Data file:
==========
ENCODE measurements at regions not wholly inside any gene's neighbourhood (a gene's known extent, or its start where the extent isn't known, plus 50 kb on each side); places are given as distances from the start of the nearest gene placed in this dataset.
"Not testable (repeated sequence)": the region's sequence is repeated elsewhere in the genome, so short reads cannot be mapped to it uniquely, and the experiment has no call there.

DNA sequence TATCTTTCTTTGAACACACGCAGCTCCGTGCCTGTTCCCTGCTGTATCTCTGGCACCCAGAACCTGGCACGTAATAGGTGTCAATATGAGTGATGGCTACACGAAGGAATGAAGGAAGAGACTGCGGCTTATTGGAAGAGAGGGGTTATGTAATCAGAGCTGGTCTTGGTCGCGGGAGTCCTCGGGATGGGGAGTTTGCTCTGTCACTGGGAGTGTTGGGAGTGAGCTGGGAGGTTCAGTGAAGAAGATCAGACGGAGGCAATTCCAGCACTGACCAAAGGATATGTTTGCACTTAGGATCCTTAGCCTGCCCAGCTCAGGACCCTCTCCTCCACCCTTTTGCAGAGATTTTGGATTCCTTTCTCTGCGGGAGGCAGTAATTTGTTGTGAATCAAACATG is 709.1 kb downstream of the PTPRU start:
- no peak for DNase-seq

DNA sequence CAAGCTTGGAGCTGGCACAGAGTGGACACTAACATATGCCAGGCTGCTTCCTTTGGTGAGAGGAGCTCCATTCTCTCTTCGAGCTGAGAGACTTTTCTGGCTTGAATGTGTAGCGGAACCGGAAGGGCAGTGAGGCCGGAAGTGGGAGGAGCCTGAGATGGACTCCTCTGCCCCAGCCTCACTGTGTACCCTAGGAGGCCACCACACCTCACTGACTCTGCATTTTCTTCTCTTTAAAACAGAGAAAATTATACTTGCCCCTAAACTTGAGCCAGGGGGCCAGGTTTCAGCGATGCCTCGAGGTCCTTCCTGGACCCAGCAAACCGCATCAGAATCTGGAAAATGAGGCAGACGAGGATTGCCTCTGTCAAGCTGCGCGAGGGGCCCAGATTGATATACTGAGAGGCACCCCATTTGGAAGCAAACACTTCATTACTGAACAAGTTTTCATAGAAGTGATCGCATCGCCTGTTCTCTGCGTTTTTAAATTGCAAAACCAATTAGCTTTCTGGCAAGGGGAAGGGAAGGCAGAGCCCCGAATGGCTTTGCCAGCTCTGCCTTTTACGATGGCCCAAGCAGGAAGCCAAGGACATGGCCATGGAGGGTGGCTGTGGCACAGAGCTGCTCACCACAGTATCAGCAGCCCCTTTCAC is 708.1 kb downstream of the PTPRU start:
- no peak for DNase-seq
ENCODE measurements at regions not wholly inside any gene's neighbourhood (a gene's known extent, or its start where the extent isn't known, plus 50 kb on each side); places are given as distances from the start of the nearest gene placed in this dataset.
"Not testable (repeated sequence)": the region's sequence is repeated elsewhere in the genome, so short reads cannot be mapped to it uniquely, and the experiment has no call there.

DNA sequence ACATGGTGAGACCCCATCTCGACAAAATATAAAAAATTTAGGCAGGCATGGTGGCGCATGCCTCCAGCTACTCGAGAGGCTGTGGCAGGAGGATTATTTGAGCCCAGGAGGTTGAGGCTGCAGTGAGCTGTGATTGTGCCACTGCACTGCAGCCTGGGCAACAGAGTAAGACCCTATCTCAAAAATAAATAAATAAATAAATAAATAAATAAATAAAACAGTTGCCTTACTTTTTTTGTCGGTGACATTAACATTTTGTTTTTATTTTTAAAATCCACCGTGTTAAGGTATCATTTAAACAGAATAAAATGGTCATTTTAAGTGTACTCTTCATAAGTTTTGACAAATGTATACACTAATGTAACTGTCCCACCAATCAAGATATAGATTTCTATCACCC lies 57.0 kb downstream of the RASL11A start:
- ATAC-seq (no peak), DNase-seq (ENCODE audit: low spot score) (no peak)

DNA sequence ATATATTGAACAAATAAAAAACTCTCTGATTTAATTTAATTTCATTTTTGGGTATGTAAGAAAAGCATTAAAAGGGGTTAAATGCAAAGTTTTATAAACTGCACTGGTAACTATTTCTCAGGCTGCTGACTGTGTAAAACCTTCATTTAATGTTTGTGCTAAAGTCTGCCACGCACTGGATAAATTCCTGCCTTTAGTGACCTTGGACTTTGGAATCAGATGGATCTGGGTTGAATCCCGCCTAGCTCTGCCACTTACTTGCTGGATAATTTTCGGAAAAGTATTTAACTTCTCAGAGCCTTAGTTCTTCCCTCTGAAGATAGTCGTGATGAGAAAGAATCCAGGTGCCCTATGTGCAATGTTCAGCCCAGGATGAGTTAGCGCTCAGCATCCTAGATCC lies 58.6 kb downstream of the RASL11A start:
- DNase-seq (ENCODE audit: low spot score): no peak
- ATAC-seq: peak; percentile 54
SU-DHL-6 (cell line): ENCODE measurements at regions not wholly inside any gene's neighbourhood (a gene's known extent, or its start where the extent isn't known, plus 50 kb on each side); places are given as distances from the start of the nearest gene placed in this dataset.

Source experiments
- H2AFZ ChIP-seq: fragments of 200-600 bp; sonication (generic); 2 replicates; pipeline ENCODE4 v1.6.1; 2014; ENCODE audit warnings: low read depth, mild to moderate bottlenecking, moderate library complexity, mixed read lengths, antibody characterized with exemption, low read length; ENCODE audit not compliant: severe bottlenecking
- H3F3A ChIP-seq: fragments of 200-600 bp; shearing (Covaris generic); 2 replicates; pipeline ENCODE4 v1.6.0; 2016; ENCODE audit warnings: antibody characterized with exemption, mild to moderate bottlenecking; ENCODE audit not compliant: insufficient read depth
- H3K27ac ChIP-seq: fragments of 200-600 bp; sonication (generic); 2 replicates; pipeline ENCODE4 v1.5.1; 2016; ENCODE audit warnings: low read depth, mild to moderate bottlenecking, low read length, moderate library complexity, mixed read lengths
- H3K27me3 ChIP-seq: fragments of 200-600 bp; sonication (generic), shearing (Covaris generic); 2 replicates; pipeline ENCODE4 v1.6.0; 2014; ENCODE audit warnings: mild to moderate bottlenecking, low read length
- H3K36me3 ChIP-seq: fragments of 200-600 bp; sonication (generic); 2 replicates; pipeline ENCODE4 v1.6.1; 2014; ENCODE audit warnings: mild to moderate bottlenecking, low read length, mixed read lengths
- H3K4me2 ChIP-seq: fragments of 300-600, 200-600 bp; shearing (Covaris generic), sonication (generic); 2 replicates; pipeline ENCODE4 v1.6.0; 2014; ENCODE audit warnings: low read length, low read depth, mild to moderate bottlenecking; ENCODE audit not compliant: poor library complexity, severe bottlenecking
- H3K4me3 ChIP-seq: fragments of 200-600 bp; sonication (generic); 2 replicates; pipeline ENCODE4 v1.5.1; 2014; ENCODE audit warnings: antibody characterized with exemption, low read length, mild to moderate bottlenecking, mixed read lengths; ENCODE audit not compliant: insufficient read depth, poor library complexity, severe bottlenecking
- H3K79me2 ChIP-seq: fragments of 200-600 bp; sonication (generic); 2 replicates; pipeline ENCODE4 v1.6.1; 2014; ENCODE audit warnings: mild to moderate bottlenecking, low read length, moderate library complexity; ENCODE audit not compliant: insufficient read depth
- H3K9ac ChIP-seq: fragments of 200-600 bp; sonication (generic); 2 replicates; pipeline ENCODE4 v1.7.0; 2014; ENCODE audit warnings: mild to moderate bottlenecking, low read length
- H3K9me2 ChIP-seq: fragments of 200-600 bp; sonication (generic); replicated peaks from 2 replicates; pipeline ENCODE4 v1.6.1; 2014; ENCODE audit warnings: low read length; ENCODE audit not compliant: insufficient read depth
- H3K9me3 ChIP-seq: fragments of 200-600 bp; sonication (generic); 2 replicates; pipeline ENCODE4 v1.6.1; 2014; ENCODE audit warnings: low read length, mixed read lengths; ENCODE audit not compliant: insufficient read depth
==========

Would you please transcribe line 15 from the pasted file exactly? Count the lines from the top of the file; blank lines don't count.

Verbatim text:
Source experiments